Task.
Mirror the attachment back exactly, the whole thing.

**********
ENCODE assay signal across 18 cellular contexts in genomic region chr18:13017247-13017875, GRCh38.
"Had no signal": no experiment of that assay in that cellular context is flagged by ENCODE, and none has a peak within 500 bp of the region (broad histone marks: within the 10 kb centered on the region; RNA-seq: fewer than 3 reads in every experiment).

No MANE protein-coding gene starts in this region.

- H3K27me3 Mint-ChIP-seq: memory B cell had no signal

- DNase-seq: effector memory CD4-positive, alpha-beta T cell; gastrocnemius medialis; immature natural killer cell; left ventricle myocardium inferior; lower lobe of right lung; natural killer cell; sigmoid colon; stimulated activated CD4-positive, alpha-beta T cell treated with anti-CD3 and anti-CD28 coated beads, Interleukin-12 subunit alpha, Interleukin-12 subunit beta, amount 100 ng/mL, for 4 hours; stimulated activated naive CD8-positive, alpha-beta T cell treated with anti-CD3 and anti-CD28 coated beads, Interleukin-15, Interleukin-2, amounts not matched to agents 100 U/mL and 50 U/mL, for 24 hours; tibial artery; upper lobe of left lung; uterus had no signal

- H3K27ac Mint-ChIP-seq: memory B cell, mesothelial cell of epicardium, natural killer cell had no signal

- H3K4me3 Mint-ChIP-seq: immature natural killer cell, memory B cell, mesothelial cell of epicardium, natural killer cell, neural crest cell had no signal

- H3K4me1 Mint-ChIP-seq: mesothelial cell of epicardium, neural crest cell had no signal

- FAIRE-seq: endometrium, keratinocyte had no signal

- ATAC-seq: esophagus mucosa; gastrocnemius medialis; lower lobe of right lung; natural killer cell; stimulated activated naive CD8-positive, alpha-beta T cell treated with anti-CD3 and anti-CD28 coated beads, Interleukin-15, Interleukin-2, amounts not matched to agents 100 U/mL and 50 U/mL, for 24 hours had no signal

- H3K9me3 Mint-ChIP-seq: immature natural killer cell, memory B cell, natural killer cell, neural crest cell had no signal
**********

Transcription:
ENCODE assay signal across 18 cellular contexts in genomic region chr18:13017247-13017875, GRCh38.
"Had no signal": no experiment of that assay in that cellular context is flagged by ENCODE, and none has a peak within 500 bp of the region (broad histone marks: within the 10 kb centered on the region; RNA-seq: fewer than 3 reads in every experiment).

No MANE protein-coding gene starts in this region.

- H3K27me3 Mint-ChIP-seq: memory B cell had no signal

- DNase-seq: effector memory CD4-positive, alpha-beta T cell; gastrocnemius medialis; immature natural killer cell; left ventricle myocardium inferior; lower lobe of right lung; natural killer cell; sigmoid colon; stimulated activated CD4-positive, alpha-beta T cell treated with anti-CD3 and anti-CD28 coated beads, Interleukin-12 subunit alpha, Interleukin-12 subunit beta, amount 100 ng/mL, for 4 hours; stimulated activated naive CD8-positive, alpha-beta T cell treated with anti-CD3 and anti-CD28 coated beads, Interleukin-15, Interleukin-2, amounts not matched to agents 100 U/mL and 50 U/mL, for 24 hours; tibial artery; upper lobe of left lung; uterus had no signal

- H3K27ac Mint-ChIP-seq: memory B cell, mesothelial cell of epicardium, natural killer cell had no signal

- H3K4me3 Mint-ChIP-seq: immature natural killer cell, memory B cell, mesothelial cell of epicardium, natural killer cell, neural crest cell had no signal

- H3K4me1 Mint-ChIP-seq: mesothelial cell of epicardium, neural crest cell had no signal

- FAIRE-seq: endometrium, keratinocyte had no signal

- ATAC-seq: esophagus mucosa; gastrocnemius medialis; lower lobe of right lung; natural killer cell; stimulated activated naive CD8-positive, alpha-beta T cell treated with anti-CD3 and anti-CD28 coated beads, Interleukin-15, Interleukin-2, amounts not matched to agents 100 U/mL and 50 U/mL, for 24 hours had no signal

- H3K9me3 Mint-ChIP-seq: immature natural killer cell, memory B cell, natural killer cell, neural crest cell had no signal